Warren says she has had students complete assignments and work hard with their studies simply because they liked her and enjoyed the time she spent with them. And, although she says she hasn't yet had any situations where there wasn't a good rapport, she says the student will know if the relationship is an effective one within the first few sessions.
"A lot of it is individual rapport with the tutor," she says. "If they click, the student may well soar. It could really be just that simple."
Both suggest that parents schedule the first several meetings either in their homes or in a neutral meeting place such as a library. They should also stick around so they can observe how the tutor interacts with their child.
"If the child feels even the slightest bit uncomfortable with the tutor, they should go with their instinct," Korpics says. "Check them out just to be sure."
Face to Face vs. Online
Like almost everything else, tutoring has stepped into the 21st century. There are a host of online tutors that claim to be able to help your child with study habits or do better in a particular subject area.
"Online works well in conjunction with face-to-face tutoring," Korpics says. "It is really effective when working on research papers because the student can paste the rough draft to your email or immediate message and you can add comments right there." She says she uses her Web site for both her classroom and for tutoring students who need help with certain lessons.
"Kids love it," she says. "I think there is a great future in it."
Like any other tutor, Warren suggests that you check the credentials of any online service and make sure they are helping your child learn, not just giving him or her the answers.
Knowing where to Look
Although many parents start the search in their child's school, Warren says that's not the only place to find a good tutor.
"Talk to other parents who've had tutors and see who they would recommend," she says. "There are lots of good tutors out there who haven't yet gotten their certification and aren't on the school's lists as a result. Many good referrals come through word of mouth."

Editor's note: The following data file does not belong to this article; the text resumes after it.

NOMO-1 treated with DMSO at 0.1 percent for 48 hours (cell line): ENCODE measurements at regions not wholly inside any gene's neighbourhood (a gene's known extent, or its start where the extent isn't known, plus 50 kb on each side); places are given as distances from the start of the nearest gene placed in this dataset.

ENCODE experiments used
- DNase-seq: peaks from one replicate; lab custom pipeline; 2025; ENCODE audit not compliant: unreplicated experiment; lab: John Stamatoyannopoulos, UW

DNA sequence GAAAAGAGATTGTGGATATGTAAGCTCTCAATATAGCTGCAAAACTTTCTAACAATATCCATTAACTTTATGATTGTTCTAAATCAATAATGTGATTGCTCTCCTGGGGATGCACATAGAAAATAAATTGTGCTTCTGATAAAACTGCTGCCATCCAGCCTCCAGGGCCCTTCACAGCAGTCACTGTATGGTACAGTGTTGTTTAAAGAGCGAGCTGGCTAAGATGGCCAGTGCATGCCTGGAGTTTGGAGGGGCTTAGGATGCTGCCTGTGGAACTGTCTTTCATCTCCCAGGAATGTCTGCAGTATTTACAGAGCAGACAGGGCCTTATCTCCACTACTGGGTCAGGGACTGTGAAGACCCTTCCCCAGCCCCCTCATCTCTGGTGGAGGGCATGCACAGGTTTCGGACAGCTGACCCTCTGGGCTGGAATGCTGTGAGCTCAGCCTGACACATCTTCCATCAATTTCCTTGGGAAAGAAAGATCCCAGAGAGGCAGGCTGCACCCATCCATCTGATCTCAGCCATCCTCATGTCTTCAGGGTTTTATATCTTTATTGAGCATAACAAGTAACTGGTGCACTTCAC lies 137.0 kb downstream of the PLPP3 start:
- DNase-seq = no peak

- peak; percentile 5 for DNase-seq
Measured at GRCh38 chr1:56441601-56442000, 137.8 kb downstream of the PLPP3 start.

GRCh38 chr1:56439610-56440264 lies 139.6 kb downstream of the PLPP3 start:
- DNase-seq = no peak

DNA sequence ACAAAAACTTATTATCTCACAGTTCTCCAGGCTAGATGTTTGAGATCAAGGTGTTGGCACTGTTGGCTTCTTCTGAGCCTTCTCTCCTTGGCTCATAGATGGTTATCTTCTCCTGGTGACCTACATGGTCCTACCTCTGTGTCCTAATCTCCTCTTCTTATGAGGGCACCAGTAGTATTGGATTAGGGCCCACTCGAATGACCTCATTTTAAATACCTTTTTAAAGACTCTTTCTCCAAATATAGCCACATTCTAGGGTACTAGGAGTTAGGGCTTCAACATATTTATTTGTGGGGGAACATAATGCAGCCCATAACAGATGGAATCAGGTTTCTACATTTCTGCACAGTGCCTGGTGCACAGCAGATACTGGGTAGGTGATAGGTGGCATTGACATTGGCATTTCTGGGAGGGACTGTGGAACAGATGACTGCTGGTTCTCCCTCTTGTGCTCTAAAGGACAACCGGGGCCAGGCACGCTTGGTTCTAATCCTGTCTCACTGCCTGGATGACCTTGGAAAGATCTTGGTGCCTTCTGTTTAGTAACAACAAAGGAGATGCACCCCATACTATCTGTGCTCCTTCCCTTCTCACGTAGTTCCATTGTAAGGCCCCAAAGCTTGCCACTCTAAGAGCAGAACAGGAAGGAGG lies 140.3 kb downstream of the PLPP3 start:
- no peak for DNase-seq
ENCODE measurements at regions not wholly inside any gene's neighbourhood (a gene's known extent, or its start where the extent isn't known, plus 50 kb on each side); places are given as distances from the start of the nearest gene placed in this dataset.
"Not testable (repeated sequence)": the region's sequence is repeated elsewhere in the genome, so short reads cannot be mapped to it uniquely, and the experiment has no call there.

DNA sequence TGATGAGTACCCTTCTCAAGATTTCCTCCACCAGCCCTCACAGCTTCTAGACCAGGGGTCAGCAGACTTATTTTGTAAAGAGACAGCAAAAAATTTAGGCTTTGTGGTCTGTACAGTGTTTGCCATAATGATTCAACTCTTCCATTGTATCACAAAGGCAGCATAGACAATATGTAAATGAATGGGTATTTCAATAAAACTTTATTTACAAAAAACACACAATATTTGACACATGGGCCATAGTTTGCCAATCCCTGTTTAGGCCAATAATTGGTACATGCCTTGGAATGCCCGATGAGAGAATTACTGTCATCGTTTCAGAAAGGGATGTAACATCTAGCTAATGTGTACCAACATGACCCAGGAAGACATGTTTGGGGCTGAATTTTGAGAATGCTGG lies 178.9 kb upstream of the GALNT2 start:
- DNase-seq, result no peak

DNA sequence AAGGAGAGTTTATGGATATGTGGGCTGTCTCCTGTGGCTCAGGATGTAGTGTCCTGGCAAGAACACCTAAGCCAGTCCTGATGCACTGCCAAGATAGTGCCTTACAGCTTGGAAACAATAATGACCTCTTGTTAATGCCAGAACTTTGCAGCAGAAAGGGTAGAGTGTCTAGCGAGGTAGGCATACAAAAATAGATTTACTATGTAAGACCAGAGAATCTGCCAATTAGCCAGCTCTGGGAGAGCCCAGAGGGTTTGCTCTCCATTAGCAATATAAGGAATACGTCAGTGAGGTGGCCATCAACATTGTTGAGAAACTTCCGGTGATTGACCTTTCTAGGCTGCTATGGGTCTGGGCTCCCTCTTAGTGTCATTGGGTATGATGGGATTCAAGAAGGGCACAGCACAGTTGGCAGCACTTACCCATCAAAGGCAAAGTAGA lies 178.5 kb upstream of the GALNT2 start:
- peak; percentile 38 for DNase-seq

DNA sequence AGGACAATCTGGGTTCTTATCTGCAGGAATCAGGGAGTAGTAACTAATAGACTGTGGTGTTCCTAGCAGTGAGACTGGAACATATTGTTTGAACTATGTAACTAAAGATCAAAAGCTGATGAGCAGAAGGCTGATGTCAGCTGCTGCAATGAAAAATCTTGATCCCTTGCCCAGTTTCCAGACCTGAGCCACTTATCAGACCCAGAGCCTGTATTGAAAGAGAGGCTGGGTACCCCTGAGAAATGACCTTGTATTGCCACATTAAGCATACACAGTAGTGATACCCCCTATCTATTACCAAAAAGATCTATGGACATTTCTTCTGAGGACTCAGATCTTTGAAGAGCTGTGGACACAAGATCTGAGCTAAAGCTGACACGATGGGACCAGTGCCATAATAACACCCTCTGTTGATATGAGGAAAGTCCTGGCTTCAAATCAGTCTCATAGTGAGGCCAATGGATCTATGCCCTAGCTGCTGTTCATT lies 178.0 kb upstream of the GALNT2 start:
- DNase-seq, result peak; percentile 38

"Sometimes an advanced high school student can actually help a younger student more [because they may have] better communication or similar interests," Korpics adds. "Some Catholic and private schools have community service requirements and juniors or seniors can get credit for helping in the community."
Local colleges with teacher education programs may also be a good place to try, as many college students need to get actual teaching experience under their belt. "They are usually young and enthusiastic," says Korpics. "They also usually know the current state standards for each subject and grade."
The Bottom LineThe current rate for one-on-one tutors ranges anywhere from $20 to $50 an hour. Science and math tutors, who are usually in higher demand, may even charge a bit more. Tutors who come to your home may also factor in the cost of travel when determining their fees.
"Also, if a tutor is tutoring in their certification area, they sometimes charge more," Warren says.
If, after sitting down with your child and honestly assessing strong and weak points in a particular subject, you feel the need to start looking for a tutor, you could be helping your child in ways that go beyond getting an "A" or passing the course.
"A lot of times, kids don't realize their individual potential," Warren says. "Part of the tutor's job is to help uncover the child's learning style. The tutor can help discover who the student is as a learner."
And if you can afford it, isn't that worth a few extra dollars a month?